Praying for others and Christ's mediatorship

I was reading the tract on this site about praying to the saints, which I agree with. But one of the arguments it refuted (that praying to the saints violates Christ’s mediatorship) got me thinking… Are there any Christian denominations that believe praying for each other is a violation of Christ’s role as mediator between God and man?

For instance, is there any Christian (on earth, not the saints in heaven) that would refuse to pray for me on the grounds that Christ is the only mediator?

I too have wondered this, but have found no evidence to suggest that any do, or at least any of the mainstream, well-known, groups. There might be some small sects or local churches somewhere that do, but no large group that I know of.

Though, if there are, I’d be interested in their interpretation of the scriptures which state that we should pray for one another, such as James 5:16.

Yeah, it would surprise me too… I just wondered since the “one mediator” argument is used a lot against praying to the saints. Of course it’s usually coupled with the argument that the dead are completely unaware of the living.

Yeah, I always want to ask whether they think their deceased loved ones are with them, or aware of them, at their weddings and such. I’ve often heard the “I wish [so and so] were here to see this”, and the common response seems to always be, “I’m sure they are here with us in spirit to be here with us during this wonderful day” or something to that effect.

This really has me curious now. Googling away! Be back soon…

Christ: Mediator
The Saints and us: Intercessors

Huge difference.

:thumbsup:

Except they are not dead, but very much alive.

And there ya go. :thumbsup:

More alive that us! But of course I meant dead to this world.

:thumbsup:

Amen to that!

Are you saying the saints in heaven have no consciousness toward prayers directed at them from those on earth?

I think he is saying that there are those who believe that but I don’t believe he does.

Quite right.

Mark 12:26-27
New Revised Standard Version Catholic Edition (NRSVCE)
And as for the dead being raised, have you not read in the book of Moses, in the story about the bush, how God said to him, ‘I am the God of Abraham, the God of Isaac, and the God of Jacob’? He is God not of the dead, but of the living; you (Sadducees) are quite wrong.”

I think what he means is not living on earth dead. Like, not currently walking around in their body on earth type living.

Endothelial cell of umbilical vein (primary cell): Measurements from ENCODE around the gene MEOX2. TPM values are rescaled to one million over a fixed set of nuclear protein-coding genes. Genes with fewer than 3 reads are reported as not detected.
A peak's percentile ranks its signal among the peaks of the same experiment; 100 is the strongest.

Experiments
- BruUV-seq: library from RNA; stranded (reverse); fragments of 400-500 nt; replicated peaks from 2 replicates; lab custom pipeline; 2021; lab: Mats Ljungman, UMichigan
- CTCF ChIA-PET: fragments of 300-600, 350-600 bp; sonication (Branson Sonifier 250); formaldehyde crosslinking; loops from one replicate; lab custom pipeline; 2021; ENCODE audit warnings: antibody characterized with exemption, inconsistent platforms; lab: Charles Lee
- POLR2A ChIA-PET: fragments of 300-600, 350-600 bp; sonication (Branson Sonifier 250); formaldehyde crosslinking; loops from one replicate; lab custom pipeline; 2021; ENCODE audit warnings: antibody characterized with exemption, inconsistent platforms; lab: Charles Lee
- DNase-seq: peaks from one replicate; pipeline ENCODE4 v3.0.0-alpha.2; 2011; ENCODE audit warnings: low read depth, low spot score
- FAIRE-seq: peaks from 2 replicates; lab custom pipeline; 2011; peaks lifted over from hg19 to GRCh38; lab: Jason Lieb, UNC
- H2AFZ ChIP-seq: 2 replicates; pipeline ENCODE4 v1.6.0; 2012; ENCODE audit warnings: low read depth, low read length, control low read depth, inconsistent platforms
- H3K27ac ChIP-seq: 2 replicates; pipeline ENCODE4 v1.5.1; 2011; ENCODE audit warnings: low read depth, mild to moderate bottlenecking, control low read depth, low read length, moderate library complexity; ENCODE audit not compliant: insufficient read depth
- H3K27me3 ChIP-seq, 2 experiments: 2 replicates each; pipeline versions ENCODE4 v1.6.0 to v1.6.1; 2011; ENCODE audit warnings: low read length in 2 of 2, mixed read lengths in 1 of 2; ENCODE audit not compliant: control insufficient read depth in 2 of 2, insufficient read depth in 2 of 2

Thanks for correcting my spelling, I just noticed I typed “that”, haha!

All I meant was, their earthly bodies are dead… Nothing about them not being conscious of this world. “In the sight of the unwise they seemed to die…” (Wisdom 3:2)

Obviously there are some people that think they have no consciousness of us on earth, but I’m not one of those people.

I had precisely this discussion with an Anglo Catholic priest. In the Prayer Book, we describe Christ as ’ our only Mediator and Advocate’. But he explained to me that there are different levels of mediation, and all eventually had to go through Christ to reach the Father. It was good enough for me, but intercession of saints isn’t something I feel moved to do at all, and I find the veneration of them by others to be a little too close to worship for my liking.

Indeed! And whether or not the saints in Heaven can/do respond to our requests for intercession, they do in fact intercede (pray for) for us.

Jon

Moses was a mediator between God and man.

So they took up a position farther away and said to Moses, “You speak to us, and we will listen; but do not let God speak to us, or we shall die.” Moses answered the people, “Do not be afraid, for God has come only to test you and put the fear of him upon you so you do not sin.” So the people remained at a distance, while Moses approached the dark cloud where God was. The LORD said to Moses: This is what you will say to the Israelites: (Exodus 20:18-22)

Moses goes up and down the mountain at least five times that I could count, relaying messages between God and man, discussing it with each party, getting them to understand each other’s position, concerns and responsibilities under the covenant which is being proposed - mediating a covenant.

And that’s the point in Hebrews. Christ is the mediator of a covenant. That’s the whole point of Christ’s mediation - covenant. Christ can be the only one, perfect mediator of a covenant between God and man because only Christ is both God and man.

Whenever Scripture speaks of Christ’s mediation, it is always in the context of the covenant. That’s what Paul was talking about in 1 Timothy - the mediation of a covenant. Jews were covenant people. The covenant was everything to a Jew.

But Moses was also a mediator. The section heading above Exodus 20:18 in the NAB says “Moses accepted as mediator.” Moses mediated between God and man.

-Tim-

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